Clearly, you can retain an attorney and file suit, but that is time-consuming and expensive and the results are always uncertain.
There are organizations in many parts of the Washington metropolitan area that can assist.
The oldest is Montgomery County’s Common Ownership Communities, which was established in January 1991 and has 15 commissioners appointed by the county executive and confirmed by the county council. Today, homeowners can also seek assistance in Prince George’s County and Charles County, Md., and in Virginia, the Common Interest Community Ombudsman can help resolve disputes.
Although the District of Columbia has an office that deals with condo conversions, and provides information, it does not handle disputes.
Common Ownership Communities includes condominiums, homeowner associations and cooperative housing. It does not include civic associations. If you have a grievance against your association, you must first make an attempt to resolve it with your board of directors. If that fails, you can file a formal complaint with the Montgomery commission. There are restrictions: For example, your disagreement cannot involve title issues, or whether a collection action against you was proper. More importantly, the commission will only handle disputes involving official actions of an association’s board of directors; it will not get involved in private disputes between individual owners.
The commission will attempt to mediate disputes, but if that fails, you can have a hearing before a volunteer panel of experts. The decision of the panel is binding and can be enforced in the Maryland courts. The two situations raised at the beginning of this column, for example, were real incidents in which the commission determined that elections must be held and established a binding timetable for the election that the association had to follow. And the commission also held that Maryland law — which takes precedence over any inconsistency in the association’s legal documents — required the ballots to be made public.
Although some local Virginia counties, such as Fairfax and Prince William, have limited resources to assist homeowners, the main source of assistance comes from the Commonwealth itself. Back in 2008, the Virginia legislature created two agencies: the Office of the Common Interest Community Ombudsman and the Common Interest Community Board. The board is responsible for administering the various property registration laws and is authorized to promulgate regulations. “It is hard to believe that the board celebrated the third anniversary of its first meeting,” said Lucia “Pia” Trigiani, chairperson of the board. “In those three years, the board had adopted regulations to regulate licensure of management firms, and to address the complaint process to be followed by the ombudsman. In addition, we have revoked the license of a management company here in Virginia.”
Heather Gillespie is the Virginia ombudsman. Her office is charged with assisting homeowners and associations with their rights, answering questions, providing information concerning common interest communities, and receiving and compiling information relating to complaints that have been filed against community associations. She has the authority to issue non-binding explanations — but not interpretations — of laws and regulations governing associations.
However, her office does not have enforcement authority, and, unlike in Montgomery County, she cannot resolve disputes. But also unlike Maryland, community associations in Virginia are required to establish reasonable procedures for the resolution of written complaints from the members of the association and other citizens. Any final adverse decision rendered by an association must be sent to the Common Interest Community Board within 30 days after it is issued.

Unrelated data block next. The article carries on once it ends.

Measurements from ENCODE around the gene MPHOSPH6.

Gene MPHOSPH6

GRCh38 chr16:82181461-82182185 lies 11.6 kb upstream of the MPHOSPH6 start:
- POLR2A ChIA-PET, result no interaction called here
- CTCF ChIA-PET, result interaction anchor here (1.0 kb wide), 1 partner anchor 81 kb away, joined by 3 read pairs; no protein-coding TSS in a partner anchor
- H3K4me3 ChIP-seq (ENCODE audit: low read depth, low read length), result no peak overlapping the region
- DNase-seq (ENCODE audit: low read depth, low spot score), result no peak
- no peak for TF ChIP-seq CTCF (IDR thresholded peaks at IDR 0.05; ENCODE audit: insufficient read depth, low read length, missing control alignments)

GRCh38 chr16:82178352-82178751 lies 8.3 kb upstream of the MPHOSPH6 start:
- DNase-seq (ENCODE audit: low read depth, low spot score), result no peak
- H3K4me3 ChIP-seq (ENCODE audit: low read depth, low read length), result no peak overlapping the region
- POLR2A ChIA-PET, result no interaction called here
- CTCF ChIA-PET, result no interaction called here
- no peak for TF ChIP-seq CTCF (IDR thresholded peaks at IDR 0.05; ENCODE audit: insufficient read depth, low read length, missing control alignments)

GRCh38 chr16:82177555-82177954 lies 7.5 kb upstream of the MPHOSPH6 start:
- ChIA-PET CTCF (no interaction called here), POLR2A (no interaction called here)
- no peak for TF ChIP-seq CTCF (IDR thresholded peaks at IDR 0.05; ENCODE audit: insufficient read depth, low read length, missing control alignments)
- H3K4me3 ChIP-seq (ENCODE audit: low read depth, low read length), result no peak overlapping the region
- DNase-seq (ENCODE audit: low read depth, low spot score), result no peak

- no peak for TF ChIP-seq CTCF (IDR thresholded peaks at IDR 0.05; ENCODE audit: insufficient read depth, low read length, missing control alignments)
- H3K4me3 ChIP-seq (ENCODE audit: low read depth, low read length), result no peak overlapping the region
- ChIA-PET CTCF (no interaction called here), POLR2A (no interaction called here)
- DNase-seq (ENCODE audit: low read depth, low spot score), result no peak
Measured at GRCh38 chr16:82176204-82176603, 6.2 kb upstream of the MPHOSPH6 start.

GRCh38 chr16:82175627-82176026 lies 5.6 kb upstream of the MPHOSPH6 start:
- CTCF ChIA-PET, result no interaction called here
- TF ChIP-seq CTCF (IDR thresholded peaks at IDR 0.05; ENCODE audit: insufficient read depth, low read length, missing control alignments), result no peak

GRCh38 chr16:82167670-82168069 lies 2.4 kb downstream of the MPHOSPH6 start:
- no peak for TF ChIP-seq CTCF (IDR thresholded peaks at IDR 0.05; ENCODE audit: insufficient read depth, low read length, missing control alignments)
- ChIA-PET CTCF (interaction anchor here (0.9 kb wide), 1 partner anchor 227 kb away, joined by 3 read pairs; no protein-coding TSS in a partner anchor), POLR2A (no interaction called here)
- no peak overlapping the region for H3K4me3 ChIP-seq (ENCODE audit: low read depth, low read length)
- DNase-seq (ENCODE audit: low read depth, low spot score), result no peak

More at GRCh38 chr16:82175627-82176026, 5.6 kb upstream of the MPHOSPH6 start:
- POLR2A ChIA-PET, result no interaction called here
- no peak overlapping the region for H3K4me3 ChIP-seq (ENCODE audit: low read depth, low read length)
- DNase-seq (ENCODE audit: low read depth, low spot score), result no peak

What kinds of complaints does the ombudsman receive? In its annual report for 2009-2010, the ombudsman reported receiving 271 complaints. According to the report, the majority of them have to do with allegations of inappropriate use of power by the board, such as not responding to unit owner issues. Other complaints involved issues where the developer refused to relinquish control of the association to the owners, contrary to the requirements of applicable law.
Community associations are here to stay and growing yearly. According to statistics compiled by the Community Association Institute, the national trade association concentrating on community association issues, in the United States in 2010, there were more than 309,600 communities, 24.8 million housing units, representing more than 62 million people.
Short of bringing a lawsuit, homeowners and condo owners can have their complaints resolved through alternative dispute resolution, which can be mediation or arbitration. The Community Association Institute encourages homeowners to use this option to avoid costly litigation. Indeed, Virginia law specifically permits condominiums to provide for arbitration of disputes or other means of ADR. Even if there is a lawsuit pending, any person who wants to end the dispute may submit it to arbitration and agree that such submission will be entered into the court records. If the other party agrees, the decision of the arbitrator will be final and enforceable in a court of law.
Today, there is a large body of community association law dealing with such matters involving parking, pets, pianos, pools and even presidents. The agencies that exist in Maryland and in Virginia are important mechanisms for resolving disputes — even if their jurisdiction is limited.
Benny L. Kass is a Washington lawyer. This column is not legal advice and should not be acted upon without obtaining your own legal counsel. For a free copy of the booklet “A Guide to Settlement on Your New Home,” send a self-addressed stamped envelope to Benny L. Kass, 1050 17th St. NW, Suite 1100, Washington, D.C. 20036.